Other research on residency programs is thin but paints a more positive picture. A report on the New Visions Hunter College teacher residency in New York City showed that their teachers outperformed other novices in five high school exam areas, but underperformed in three others. A recent state analysis of 40 teachers trained through the Memphis Teacher Residency found they had above-average impacts on student test scores.

West says he is still optimistic about the residency model. The key question, he says, is whether the costs of the program outweigh the benefits — but no such comprehensive analysis has been done.

Darling-Hammond notes that some programs have tried to save costs by, for instance, using residents as substitutes one day a week or having them take the place of teacher aides. She also emphasizes the impact, financial and otherwise, of residencies on reducing teacher attrition.

“If you think about the costs of replacing teachers … this ends up being a cost-effective investment,” she said.

Training time

Common Core is out. Tennessee Academic Standards are in. Here’s how teachers are prepping for the change.

PHOTO: Marta W. Aldrich
Karyn Bailey (left), a facilitator from Williamson County Schools, coaches elementary school teachers during an exercise on Tennessee's revised standards for English language arts as part of a two-day training at La Vergne High School, one of 11 training sites across the state.

Teachers poring over Tennessee’s revised academic standards are mostly breathing a sigh of relief as the state prepares for its third change in eight years of what students are expected to learn in each grade.

The Tennessee Academic Standards for math and English language arts, which will reach K-12 classrooms this fall, aren’t dramatically different from Common Core standards used in Tennessee since 2012. But numerous tweaks are sprinkled across the standards — mostly word adjustments for clarity and changes in presentation to make the standards more user-friendly. Some standards also have been moved to different grades and courses for the sake of progression and manageability.

About 6,000 teachers got a two-day crash course on the changes during trainings last week at 11 sites across the state. The Tennessee Department of Education organized the sessions, attended by educators from more than 90 percent of Tennessee’s 146 districts.

“This is the third time I’ve gone through this, and it’s the best one from my perspective,” said John Lasater, a Sumner County math teacher who attended sessions at La Vergne High School near Nashville.

Lasater, who teaches at Westmoreland High School, was thrilled that some standards have been moved out of standards-heavy algebra classes into higher-level math courses. “It was just too much, especially Algebra II,” he said. “Our teachers just never seemed to be able to cover everything.”

Diving into her manual for English language arts, Rutherford County teacher Leila Hinkle liked seeing a greater emphasis on early writing skills, as well as the embedding of language standards in foundational literacy standards.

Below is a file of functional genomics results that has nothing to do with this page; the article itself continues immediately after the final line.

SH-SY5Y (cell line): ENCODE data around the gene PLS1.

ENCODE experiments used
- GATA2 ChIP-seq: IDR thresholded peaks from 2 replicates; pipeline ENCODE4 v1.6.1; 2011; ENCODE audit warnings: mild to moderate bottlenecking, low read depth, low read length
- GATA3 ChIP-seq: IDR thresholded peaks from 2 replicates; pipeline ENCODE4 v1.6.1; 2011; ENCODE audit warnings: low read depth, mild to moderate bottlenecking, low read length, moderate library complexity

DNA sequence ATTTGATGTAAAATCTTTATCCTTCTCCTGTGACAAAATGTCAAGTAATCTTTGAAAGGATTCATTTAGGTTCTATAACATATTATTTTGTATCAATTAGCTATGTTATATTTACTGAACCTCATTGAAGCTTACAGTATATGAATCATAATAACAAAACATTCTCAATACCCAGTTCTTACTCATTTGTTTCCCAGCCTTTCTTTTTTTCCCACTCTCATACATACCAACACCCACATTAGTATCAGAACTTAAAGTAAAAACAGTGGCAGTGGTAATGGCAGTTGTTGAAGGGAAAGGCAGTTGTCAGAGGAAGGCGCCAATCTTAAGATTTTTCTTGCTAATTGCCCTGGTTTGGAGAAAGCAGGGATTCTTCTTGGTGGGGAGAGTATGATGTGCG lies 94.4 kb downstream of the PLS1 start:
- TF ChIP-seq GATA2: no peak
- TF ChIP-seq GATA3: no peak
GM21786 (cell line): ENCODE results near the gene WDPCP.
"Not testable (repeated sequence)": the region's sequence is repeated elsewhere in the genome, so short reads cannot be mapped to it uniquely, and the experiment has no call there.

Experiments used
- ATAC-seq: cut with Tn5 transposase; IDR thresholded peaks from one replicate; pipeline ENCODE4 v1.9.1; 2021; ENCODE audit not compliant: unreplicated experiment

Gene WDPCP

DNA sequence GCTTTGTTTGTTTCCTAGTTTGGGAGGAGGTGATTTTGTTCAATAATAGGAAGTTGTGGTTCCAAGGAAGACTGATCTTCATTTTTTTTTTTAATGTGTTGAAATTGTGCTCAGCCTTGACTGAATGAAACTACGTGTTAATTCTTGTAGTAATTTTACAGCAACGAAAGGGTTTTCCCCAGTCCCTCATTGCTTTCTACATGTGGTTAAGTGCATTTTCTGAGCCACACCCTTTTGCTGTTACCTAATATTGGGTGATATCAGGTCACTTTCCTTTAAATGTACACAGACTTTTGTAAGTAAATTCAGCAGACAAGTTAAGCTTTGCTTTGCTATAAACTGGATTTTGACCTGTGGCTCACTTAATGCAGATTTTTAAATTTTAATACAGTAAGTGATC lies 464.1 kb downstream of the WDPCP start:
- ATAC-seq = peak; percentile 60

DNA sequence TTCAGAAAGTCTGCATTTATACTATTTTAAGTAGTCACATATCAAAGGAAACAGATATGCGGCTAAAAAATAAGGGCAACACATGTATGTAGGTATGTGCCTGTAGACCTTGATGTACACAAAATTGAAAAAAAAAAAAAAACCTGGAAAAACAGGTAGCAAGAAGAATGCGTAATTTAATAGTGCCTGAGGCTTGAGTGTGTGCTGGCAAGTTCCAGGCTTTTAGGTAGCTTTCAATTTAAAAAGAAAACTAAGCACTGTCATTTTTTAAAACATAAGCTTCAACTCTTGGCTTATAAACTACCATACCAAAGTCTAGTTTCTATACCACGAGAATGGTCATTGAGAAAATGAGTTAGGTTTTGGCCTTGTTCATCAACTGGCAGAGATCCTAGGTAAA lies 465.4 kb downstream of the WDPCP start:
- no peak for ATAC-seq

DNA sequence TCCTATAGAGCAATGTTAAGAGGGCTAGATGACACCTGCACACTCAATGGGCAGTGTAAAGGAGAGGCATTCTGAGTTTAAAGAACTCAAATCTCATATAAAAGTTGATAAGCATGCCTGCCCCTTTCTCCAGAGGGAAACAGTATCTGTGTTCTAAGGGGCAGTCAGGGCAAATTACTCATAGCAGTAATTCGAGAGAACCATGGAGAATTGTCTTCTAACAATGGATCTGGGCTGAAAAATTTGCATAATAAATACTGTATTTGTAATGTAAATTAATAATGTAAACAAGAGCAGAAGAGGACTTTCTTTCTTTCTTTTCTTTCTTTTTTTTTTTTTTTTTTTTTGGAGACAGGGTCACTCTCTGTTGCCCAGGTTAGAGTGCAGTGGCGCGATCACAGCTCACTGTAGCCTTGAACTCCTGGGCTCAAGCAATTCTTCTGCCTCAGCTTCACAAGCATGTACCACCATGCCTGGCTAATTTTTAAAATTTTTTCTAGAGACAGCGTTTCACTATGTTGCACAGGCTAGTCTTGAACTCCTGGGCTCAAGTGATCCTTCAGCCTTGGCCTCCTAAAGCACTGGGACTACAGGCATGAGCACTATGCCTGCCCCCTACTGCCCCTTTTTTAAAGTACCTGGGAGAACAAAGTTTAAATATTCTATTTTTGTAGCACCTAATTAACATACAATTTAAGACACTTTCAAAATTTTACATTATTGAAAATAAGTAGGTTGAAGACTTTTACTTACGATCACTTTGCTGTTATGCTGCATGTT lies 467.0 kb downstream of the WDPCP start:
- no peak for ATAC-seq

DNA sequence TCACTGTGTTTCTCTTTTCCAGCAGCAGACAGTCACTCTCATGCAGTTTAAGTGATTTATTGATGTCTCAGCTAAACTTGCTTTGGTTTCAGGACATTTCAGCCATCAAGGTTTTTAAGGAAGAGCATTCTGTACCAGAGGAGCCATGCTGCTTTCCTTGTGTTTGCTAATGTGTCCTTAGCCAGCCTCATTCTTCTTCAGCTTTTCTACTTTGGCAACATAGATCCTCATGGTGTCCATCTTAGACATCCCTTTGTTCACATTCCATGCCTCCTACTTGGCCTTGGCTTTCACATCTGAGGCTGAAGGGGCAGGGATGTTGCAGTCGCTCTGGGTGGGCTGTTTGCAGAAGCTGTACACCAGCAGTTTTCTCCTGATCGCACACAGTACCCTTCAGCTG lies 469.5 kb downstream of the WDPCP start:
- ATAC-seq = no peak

“I think the new standards are clearer; they’re clarifying,” said Hinkle, who will teach fourth grade this fall. “You can see better where students were supposed to be and where they’re going.”

Standards are foundational because they set learning goals that dictate other education decisions around curriculum and testing. In Tennessee, they are usually reviewed every six years.

The trainings are part of the last major step in a transition that began in 2014 when Gov. Bill Haslam ordered a review after Common Core became embroiled in political controversy over charges of federal overreach, in part because of incentives the Obama administration offered to states that adopted them. Eighteen months of review and revisions followed, with the State Board of Education approving the newly minted Tennessee Academic Standards last year.

The changes aren’t as drastic as in 2011 when Tennessee switched to Common Core. That’s because the committee of educators charged with the overhaul used the Common Core as a foundation rather than starting from scratch. Both sets of standards emphasize critical thinking and analysis and de-emphasize memorization of facts.

Education Commissioner Candice McQueen said many of the changes, while seemingly subtle, are no less substantive.

“A word change can be significant in terms of standards. If you change the word know to explain as far as what students must be able to do, that’s significant. That’s two different levels of understanding,” she said.

The trainings and training resources are costing the state about $3 million over the course of a year, far less than the $23.5 million in federal Race to the Top funds spent on Common Core trainings across three years.

To keep costs down, the state is changing its approach away from dependence on department-led trainings.

Erin McGill, a facilitator for trainings organized by the Tennessee Department of Education, dives into the revised standards with high school math teachers. (Photo by Marta W. Aldrich)

“We’re encouraging districts to identify teams to train with us and then to re-deliver the trainings in their own districts,” said Robbie Mitchell, the department’s executive director of academic strategy and operations. “It’s more about empowering and equipping districts to make their own decisions about what’s best for their district.”

The state plans to use the same training model for the rollout of new science standards in 2018 and social studies standards the following year.

Lasater said he found this year’s trainings productive and worthwhile.

“Before, the trainings were ‘here’s a standard, now let’s work a problem.’ This time, we were challenged to take a standard and develop a question that would fully assess a student’s mastery of it. We weren’t just working a problem; we were creating a problem. That’s a huge shift.”

You can find Tennessee’s new standards for math and English language arts on the Education Department’s website.